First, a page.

Each practice session is a journey. Endeavor to move with awareness and enjoy the experience. Allow it to unfold as a flower opens. There is no benefit in hurrying. Yoga grows with time. Some days are easy and the mind is calm and the physical body is light and responsive. Other days you may find that the mind is running wild and the body feels like wet cement.
We must breathe deeply and remain detached. Asanas are not the goal. They are a vehicle to access a deeper internal awareness. Create a practice that best suits your personal needs so that it is something that you look forward to. Yoga is a place of refuge and a soothing balm for the stresses of modern life. Within each practice find ways to refine your existing understanding so that you continue to grow.
Rather than simply moving from asana to asana, feel that action from deep within. Listen to your breath. Can you ride the breath like a bird on a breeze? Where is the mind? Can you maintain your focus and remain clam even when approaching a posture that you dread? Enjoy yourself.
Yoga is a scenic journey to our deepest spirit.
— David Swenson, Ashtanga Yoga
As much as we want to, we can never say, “This is the only true way. This is how it is. End of discussion.” As individuals we, too, have plenty of fundamentalist tendencies. We use them to comfort ourselves. We grab on to a position or belief as a way of neatly explaining reality, unwilling to tolerate the uncertainty and discomfort of staying open to other possibilities.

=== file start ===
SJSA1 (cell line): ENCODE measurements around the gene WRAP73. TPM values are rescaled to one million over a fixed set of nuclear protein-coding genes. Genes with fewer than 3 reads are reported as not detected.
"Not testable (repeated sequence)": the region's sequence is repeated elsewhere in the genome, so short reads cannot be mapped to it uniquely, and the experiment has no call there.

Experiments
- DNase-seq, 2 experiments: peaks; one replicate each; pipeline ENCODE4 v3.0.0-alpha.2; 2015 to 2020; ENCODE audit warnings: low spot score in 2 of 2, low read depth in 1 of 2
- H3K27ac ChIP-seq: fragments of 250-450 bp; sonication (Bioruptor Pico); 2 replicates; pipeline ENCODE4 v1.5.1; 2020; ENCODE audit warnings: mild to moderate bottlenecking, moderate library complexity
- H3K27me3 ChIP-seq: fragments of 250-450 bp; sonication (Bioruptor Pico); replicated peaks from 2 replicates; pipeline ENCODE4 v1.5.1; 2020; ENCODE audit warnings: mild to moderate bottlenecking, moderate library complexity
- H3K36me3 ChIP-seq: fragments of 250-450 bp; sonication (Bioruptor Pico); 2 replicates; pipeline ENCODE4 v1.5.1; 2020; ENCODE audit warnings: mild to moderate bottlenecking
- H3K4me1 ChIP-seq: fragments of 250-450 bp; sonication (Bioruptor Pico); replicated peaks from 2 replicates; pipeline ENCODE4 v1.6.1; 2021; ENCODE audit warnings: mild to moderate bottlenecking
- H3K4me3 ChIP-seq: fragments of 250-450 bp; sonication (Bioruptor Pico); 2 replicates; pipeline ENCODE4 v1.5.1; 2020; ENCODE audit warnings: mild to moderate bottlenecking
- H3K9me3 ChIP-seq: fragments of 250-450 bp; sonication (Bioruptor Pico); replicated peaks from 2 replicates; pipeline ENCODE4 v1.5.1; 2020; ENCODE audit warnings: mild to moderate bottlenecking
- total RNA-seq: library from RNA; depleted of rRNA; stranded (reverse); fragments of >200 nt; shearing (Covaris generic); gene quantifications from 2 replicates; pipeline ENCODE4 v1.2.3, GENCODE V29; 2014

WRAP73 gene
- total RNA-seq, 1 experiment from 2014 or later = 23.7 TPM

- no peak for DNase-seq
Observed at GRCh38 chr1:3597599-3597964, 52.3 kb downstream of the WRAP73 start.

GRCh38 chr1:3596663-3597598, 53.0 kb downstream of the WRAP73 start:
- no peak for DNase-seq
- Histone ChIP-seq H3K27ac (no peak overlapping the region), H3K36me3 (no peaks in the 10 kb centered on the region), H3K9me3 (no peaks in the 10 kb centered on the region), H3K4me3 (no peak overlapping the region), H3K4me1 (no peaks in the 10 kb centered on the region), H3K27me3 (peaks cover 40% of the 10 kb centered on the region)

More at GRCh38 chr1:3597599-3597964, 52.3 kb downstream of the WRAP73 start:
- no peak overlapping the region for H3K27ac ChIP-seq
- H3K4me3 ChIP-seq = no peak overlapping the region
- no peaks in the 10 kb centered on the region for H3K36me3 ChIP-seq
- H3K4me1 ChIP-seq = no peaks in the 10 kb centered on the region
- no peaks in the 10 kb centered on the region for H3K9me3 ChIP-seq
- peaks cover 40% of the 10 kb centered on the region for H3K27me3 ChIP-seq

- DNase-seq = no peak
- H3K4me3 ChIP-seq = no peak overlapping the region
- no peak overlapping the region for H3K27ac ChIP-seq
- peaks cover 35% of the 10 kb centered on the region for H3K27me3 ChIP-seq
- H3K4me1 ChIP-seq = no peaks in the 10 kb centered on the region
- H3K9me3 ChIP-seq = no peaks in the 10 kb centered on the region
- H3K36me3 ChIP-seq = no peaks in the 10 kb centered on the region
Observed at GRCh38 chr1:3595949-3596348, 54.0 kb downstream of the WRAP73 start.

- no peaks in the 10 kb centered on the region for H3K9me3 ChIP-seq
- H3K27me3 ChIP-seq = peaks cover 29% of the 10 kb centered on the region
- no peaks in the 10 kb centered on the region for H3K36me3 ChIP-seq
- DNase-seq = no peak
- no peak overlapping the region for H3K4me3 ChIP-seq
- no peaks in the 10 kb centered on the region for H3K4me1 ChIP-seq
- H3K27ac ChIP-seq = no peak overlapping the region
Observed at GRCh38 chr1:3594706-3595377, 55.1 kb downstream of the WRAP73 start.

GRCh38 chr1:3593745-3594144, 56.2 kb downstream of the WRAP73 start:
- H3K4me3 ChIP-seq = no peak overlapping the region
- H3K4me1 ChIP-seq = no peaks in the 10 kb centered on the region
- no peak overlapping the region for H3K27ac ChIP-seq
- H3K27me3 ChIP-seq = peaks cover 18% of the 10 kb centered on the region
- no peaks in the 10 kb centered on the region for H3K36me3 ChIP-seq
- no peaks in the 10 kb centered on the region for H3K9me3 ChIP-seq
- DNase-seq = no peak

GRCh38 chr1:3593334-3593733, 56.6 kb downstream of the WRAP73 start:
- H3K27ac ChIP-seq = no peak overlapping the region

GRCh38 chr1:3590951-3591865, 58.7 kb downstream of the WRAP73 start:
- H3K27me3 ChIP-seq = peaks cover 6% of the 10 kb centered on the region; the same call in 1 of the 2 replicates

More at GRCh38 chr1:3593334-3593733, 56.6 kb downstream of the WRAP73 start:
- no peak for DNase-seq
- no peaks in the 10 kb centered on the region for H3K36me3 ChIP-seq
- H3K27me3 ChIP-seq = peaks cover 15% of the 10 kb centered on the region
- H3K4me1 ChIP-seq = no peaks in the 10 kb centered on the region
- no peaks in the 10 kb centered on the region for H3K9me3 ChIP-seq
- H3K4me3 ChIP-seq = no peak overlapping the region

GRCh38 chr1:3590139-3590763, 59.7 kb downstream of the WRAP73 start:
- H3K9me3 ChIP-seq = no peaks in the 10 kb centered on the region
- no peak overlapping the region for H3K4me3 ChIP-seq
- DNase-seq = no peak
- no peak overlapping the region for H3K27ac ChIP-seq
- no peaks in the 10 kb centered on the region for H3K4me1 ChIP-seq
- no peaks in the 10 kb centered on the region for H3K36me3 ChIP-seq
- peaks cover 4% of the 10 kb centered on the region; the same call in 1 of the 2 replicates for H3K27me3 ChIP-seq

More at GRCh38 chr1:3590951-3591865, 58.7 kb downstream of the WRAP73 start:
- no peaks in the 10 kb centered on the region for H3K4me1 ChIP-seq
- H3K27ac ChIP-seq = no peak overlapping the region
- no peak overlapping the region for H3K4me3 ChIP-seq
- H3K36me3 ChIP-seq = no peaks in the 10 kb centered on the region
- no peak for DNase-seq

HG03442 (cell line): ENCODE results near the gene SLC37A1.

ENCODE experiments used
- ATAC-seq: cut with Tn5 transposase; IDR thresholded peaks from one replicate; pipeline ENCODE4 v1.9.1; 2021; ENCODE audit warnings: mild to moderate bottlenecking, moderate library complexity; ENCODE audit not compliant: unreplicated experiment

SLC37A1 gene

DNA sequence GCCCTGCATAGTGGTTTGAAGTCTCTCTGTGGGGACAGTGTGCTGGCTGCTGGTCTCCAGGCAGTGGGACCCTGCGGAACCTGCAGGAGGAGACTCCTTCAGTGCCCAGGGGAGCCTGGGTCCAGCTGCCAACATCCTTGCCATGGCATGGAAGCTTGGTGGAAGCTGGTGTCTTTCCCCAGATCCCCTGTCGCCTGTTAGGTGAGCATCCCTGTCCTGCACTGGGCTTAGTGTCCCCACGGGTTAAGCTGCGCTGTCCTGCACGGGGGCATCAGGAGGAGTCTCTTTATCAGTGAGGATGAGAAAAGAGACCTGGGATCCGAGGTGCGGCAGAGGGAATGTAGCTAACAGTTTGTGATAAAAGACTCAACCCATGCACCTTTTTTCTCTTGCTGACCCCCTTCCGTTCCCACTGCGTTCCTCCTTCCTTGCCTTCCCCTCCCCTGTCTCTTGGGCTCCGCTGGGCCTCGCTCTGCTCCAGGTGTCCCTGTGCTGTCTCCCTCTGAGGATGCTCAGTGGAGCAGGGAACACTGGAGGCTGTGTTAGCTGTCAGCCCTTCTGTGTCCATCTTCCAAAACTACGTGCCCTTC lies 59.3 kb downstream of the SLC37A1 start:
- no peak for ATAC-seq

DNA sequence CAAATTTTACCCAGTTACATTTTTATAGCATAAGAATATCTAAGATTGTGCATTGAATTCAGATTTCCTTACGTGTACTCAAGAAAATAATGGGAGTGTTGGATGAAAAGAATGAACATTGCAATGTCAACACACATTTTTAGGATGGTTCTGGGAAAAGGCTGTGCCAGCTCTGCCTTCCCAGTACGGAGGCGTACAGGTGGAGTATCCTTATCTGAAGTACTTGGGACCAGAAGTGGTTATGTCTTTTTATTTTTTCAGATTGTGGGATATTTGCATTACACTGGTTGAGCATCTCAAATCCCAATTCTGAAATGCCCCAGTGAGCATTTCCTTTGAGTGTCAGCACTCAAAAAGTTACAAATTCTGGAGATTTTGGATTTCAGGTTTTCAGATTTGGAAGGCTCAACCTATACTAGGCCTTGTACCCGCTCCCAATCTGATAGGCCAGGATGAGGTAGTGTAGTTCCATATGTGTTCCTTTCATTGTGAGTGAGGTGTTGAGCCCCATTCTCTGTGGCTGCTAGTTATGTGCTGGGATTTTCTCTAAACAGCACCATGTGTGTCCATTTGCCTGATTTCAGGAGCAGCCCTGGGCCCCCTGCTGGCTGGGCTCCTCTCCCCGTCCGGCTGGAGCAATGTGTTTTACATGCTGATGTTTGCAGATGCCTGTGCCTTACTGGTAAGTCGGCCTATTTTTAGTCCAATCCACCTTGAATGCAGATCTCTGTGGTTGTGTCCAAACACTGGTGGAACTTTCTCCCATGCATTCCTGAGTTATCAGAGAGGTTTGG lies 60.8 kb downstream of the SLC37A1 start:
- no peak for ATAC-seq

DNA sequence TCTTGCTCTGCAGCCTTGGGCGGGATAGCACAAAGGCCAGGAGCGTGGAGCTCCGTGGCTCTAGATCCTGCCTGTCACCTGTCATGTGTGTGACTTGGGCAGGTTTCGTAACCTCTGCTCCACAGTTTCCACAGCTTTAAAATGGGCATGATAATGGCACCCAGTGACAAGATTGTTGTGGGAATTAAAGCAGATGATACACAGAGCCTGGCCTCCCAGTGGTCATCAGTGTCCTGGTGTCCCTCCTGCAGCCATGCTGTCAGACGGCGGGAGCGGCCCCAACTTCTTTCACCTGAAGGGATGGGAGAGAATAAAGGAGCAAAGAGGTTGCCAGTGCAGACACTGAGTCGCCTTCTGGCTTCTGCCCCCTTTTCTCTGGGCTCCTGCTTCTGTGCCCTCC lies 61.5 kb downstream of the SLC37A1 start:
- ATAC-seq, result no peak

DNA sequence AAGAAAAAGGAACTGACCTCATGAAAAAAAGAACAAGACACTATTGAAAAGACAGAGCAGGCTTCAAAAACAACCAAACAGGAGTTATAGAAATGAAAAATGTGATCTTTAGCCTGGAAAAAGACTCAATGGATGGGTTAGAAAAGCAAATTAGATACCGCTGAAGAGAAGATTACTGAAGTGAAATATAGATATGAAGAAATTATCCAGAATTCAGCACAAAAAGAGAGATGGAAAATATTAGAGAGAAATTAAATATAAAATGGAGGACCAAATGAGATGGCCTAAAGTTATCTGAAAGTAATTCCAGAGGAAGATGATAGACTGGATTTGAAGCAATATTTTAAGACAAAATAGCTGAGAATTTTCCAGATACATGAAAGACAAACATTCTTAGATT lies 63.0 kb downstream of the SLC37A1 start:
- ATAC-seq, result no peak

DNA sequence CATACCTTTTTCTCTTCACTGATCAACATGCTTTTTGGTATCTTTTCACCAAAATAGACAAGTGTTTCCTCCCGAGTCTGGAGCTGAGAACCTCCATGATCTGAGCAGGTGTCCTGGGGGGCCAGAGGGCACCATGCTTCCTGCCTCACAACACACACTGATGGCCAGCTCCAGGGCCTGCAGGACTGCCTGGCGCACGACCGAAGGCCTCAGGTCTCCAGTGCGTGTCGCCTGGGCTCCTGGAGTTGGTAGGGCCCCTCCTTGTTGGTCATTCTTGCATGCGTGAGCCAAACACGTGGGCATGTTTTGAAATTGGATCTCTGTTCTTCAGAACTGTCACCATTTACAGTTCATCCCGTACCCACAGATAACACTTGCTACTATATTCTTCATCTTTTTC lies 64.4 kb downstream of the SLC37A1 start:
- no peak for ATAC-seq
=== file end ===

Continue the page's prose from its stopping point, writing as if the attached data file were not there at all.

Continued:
The root of these fundamentalist tendencies is a fixed identity. With a fixed identity, we have to busy ourselves with trying to rearrange reality, because reality doesn’t always conform to our view. In Buddhism we call the notion of a fixed identity “ego clinging.” Ego clinging is our means of denial. The fixed identity is our false security. We maintain it by filtering all of our experiences through this perspective.
Meditation practice starts to erode that fixed identity.
The purpose of the spiritual path is to unmask, to take off our armor. The Buddha taught that the fixed identity is the cause of our suffering. Looking deeper, we could say that the real cause of suffering is not being able to tolerate uncertainty—and thinking that it’s perfectly sane, perfectly normal, to deny the fundamental ambiguity of being human.
We have a choice. We can spend our whole life suffering because we can’t relax with how things really are, or we can relax and embrace the open-endedness of the human situation, which is fresh, unfixated, unbiased.
— Pema Chödrön